Wednesday, August 31, 2005
U.S. Savings Rate at 0%
According to a recent U.S. government report, the national savings rate is now 0%. Though it seems incredible, it's true. The last time the annual rate was this low was 1934 — during the Great Depression.
The savings rate was nearly 5 percent as recently as 1994, and double-digit savings rates were customary 25 years ago.
The question is, where did all the savings go? The answer: home purchases.
According to the Federal Reserve, the rise in home values has given the average U.S. household a net worth of more than $400,000. Household real estate assets have risen by just over two-thirds since 1999. So, Americans now view their homes almost like ATM machines, using home equity loans and refinancing to pull out cash and support their spending.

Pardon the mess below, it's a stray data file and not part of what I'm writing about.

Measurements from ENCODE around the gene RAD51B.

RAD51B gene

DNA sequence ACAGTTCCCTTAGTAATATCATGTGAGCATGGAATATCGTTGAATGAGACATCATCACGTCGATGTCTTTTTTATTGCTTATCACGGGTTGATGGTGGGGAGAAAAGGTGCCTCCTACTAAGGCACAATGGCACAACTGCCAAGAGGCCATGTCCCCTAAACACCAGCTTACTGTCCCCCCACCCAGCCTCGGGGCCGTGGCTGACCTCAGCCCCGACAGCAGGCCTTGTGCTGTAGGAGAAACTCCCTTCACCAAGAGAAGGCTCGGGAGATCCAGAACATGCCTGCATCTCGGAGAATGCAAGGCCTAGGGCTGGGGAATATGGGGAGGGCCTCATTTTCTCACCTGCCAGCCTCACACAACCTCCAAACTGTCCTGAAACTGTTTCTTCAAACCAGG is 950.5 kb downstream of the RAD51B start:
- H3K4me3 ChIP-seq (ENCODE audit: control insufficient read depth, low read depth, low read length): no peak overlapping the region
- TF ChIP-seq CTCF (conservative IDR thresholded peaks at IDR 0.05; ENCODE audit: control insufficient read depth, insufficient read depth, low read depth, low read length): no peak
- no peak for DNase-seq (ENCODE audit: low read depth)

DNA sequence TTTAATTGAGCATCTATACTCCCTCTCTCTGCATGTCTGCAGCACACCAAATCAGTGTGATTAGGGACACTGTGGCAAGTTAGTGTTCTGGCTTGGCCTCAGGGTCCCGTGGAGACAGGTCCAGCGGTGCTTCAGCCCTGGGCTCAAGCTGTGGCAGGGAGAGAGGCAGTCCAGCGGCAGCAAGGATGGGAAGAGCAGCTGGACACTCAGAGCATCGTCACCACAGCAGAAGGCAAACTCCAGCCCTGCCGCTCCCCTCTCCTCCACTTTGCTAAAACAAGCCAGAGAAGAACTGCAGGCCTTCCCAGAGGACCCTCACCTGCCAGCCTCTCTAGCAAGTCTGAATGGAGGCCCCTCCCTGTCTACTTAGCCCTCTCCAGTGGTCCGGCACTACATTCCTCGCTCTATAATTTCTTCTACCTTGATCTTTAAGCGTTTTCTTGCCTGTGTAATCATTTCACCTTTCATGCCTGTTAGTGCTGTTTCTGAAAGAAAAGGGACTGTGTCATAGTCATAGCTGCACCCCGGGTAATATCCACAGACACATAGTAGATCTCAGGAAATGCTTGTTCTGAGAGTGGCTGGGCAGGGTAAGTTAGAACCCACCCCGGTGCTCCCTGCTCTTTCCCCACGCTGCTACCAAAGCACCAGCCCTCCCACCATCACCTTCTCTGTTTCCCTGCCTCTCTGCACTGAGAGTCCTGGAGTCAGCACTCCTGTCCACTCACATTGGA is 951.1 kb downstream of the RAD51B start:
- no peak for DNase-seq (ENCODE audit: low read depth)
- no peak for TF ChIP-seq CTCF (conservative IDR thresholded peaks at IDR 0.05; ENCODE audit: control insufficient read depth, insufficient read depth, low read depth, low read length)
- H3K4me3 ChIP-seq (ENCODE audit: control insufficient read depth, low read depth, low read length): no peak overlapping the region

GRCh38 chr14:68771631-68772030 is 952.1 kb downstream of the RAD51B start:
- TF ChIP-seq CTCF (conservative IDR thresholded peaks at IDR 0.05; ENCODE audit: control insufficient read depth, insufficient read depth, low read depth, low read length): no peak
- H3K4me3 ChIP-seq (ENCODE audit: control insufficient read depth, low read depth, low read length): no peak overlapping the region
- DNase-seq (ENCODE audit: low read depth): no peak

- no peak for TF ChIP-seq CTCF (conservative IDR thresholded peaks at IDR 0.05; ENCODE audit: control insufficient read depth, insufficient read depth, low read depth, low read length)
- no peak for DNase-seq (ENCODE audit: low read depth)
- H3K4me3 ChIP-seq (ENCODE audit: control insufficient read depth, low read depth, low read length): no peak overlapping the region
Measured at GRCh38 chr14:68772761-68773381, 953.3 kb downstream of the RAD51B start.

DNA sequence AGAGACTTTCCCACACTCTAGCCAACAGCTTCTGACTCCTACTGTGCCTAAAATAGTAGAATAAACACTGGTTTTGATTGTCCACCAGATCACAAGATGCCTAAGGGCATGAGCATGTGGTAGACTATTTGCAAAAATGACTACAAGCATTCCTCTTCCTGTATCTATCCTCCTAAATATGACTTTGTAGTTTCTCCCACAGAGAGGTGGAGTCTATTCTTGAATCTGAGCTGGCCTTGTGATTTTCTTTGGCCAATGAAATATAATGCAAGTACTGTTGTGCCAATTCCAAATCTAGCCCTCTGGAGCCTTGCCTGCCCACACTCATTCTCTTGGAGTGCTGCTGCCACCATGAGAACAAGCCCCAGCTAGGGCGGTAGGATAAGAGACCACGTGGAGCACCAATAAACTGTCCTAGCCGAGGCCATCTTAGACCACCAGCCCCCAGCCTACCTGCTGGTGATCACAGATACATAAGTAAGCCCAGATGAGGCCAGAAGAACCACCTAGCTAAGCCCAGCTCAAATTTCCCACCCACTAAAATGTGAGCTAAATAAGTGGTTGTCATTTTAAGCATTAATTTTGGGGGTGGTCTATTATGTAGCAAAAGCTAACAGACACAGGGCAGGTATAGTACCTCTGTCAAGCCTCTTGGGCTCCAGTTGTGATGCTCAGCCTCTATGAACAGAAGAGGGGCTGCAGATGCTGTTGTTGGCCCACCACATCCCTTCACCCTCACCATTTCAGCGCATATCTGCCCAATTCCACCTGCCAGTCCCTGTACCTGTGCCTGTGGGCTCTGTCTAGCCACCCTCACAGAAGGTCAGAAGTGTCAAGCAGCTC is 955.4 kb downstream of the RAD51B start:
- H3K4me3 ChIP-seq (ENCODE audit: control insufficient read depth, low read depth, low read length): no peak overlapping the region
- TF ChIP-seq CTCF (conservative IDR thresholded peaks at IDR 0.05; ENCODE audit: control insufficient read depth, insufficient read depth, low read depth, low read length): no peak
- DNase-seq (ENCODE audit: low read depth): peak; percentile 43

In our materialistic, consumer driven society, people are actually spending more money than they make. Every time there is a marginal uptick in incomes, there is a commensurate, or greater, increase in spending. This is the height of irresponsibility, yet it's been the engine for a growing U.S. economy.
Americans need to keep spending at this frenzied pace to maintain the economy. Experts say that if everyone were to start saving, the economy would slow considerably — potentially to the point of recession. This is an obvious problem.
Yet, the savings rate will be driven down even further when the Baby Boomers start retiring and drawing down on retirement savings. The nation will need greater savings to fund the onslaught.
One of the factors driving down the savings rate is rising energy costs. If not for that factor, it is estimated that savings would still be closer to the 2 - 2.5 % rate of two years ago, when energy prices were lower.
Yet, with rising world demand, coupled with the production, refining and shipping problems associated with Hurricane Katrina, the problem will likely worsen.
Copyright © 2005 The Independent Report. All rights reserved. This material may not be published, broadcast, rewritten, or redistributed without the author's consent.